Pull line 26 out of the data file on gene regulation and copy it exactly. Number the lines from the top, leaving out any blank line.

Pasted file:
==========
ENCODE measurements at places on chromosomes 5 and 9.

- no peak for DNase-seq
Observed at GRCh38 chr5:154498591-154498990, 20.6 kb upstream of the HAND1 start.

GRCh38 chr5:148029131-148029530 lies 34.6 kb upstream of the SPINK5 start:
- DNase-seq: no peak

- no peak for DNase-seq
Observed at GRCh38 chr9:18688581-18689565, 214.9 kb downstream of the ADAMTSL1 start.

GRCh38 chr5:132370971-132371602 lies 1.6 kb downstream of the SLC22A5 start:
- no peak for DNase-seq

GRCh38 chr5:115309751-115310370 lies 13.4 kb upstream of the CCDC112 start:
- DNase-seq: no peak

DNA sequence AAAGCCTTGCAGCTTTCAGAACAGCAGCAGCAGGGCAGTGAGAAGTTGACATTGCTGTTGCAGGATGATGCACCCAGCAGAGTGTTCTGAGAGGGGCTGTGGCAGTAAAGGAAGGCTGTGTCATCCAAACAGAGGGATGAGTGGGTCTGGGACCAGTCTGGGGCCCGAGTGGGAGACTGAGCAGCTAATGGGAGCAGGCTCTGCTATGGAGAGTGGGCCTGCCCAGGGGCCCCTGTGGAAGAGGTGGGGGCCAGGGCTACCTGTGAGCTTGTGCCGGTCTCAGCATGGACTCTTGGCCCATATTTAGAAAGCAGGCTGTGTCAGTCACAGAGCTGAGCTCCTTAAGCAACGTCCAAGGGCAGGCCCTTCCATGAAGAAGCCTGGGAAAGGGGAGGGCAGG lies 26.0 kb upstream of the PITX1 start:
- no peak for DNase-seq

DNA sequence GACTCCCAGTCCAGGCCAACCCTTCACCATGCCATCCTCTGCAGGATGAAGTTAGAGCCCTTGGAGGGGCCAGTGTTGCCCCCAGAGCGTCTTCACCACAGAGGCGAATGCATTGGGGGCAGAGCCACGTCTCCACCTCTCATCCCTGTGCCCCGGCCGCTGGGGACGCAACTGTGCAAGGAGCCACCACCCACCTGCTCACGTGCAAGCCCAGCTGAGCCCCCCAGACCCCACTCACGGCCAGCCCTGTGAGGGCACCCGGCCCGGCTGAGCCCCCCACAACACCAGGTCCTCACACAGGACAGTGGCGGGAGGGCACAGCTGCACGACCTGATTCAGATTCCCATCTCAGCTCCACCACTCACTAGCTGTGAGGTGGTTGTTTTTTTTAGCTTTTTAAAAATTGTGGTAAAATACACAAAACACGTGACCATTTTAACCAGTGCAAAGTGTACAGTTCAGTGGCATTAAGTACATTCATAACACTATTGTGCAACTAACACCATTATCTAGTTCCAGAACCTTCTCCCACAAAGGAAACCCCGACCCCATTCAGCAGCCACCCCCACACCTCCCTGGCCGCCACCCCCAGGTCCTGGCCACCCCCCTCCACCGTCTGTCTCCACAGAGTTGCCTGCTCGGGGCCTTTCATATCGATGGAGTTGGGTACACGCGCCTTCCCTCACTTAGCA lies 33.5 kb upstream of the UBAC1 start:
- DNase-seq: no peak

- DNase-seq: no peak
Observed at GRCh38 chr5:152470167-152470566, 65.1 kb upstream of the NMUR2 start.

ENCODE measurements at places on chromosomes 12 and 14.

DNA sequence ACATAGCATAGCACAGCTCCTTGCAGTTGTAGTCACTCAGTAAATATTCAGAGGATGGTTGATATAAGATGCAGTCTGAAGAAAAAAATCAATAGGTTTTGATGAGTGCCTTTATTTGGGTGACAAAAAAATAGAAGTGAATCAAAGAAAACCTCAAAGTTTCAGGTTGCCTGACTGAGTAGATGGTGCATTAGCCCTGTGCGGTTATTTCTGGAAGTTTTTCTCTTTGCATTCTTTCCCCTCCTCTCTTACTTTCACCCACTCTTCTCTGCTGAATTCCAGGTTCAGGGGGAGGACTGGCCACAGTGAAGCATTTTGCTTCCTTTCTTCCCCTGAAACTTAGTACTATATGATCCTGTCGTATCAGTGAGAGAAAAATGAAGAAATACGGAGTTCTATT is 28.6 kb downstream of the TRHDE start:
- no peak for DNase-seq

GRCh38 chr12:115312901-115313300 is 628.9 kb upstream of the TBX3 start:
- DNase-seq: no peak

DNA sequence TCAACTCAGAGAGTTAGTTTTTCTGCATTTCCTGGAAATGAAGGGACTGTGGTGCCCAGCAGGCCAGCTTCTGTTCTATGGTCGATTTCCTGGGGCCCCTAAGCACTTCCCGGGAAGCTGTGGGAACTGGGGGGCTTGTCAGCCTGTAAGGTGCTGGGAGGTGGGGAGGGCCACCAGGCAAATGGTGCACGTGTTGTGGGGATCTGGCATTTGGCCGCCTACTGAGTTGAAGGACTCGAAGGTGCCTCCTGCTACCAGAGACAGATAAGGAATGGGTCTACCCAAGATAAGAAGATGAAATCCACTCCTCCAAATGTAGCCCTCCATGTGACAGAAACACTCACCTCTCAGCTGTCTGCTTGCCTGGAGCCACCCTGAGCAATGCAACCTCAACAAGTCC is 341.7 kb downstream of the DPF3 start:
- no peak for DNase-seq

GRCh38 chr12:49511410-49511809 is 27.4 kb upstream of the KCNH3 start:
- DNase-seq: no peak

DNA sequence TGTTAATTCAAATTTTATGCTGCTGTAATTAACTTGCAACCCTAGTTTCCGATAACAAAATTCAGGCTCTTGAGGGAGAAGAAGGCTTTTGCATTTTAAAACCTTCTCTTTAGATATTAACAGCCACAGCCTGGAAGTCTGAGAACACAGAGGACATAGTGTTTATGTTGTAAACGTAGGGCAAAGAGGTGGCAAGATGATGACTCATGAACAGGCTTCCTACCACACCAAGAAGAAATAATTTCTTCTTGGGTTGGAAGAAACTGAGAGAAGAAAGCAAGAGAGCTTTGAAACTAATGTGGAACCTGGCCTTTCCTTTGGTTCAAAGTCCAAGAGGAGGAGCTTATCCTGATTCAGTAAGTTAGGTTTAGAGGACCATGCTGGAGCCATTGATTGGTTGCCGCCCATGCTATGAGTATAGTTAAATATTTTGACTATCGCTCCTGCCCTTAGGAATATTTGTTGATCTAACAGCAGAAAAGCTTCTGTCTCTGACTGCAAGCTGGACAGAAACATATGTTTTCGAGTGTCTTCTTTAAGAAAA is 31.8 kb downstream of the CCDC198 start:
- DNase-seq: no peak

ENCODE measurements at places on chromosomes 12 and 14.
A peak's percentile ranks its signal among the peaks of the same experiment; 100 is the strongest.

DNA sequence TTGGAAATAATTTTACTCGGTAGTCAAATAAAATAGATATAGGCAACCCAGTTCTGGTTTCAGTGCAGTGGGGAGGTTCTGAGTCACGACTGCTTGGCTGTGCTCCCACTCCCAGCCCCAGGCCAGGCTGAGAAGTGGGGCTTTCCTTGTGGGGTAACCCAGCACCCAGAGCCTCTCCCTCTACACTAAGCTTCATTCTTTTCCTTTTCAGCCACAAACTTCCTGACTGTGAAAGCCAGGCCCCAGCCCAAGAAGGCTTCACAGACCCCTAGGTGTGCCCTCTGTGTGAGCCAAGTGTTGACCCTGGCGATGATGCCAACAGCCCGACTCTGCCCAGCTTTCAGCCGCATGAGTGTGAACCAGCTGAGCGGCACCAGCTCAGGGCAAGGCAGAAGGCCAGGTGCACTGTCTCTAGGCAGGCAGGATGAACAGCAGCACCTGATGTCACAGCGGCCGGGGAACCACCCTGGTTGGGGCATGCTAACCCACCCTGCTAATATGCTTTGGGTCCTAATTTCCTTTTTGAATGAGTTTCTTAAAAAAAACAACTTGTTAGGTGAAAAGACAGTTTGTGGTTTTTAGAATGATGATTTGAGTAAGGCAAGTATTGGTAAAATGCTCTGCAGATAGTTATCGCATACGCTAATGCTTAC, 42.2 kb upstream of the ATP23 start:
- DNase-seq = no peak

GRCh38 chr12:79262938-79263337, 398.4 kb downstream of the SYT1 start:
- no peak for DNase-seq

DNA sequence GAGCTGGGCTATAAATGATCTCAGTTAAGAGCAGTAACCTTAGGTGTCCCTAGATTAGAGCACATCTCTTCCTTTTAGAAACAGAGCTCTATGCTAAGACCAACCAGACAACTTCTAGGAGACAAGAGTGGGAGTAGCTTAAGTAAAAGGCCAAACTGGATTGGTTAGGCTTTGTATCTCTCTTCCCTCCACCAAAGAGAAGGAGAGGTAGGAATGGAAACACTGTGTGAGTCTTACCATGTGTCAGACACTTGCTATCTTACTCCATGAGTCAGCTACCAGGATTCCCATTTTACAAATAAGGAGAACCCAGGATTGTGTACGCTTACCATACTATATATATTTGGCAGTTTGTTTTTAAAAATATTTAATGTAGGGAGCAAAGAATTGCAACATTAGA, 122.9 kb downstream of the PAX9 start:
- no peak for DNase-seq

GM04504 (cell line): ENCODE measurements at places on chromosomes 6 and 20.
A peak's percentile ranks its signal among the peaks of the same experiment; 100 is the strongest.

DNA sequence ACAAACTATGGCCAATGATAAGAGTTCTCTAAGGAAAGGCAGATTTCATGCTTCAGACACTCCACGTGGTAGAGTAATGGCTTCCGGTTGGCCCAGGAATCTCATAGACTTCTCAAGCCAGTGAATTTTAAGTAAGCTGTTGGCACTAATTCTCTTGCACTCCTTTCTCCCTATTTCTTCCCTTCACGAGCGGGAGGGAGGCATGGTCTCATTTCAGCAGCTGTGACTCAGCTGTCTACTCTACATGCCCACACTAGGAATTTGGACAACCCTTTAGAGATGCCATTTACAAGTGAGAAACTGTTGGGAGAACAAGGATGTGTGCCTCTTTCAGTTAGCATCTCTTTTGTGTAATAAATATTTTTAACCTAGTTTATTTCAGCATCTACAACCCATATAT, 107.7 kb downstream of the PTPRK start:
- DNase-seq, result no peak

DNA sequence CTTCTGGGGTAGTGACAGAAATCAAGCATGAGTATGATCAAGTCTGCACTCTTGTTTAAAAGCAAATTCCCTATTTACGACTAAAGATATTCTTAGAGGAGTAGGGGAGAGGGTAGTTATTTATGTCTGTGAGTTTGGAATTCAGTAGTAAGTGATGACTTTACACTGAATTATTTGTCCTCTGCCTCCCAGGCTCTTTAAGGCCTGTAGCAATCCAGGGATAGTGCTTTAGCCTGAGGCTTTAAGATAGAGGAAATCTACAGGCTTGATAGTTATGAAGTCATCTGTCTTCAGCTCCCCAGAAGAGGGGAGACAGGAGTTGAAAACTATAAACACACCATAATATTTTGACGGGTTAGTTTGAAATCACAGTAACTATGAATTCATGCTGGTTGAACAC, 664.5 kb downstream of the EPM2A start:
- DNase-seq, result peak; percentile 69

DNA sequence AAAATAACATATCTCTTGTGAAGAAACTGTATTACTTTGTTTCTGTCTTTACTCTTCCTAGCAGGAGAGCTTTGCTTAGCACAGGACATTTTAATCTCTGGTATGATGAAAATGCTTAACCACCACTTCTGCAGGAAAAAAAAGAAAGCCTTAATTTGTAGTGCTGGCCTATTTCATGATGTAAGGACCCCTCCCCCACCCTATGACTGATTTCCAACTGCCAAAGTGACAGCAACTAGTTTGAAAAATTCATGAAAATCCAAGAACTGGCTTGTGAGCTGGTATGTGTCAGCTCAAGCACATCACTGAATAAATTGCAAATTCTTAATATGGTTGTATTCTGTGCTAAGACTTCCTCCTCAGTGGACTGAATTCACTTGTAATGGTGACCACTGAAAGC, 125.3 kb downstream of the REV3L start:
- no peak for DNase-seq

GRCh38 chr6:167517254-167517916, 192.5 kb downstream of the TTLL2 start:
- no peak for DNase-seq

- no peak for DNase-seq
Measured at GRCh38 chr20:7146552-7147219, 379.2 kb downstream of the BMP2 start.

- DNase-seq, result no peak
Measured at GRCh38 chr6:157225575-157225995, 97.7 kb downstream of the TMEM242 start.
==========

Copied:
- DNase-seq: no peak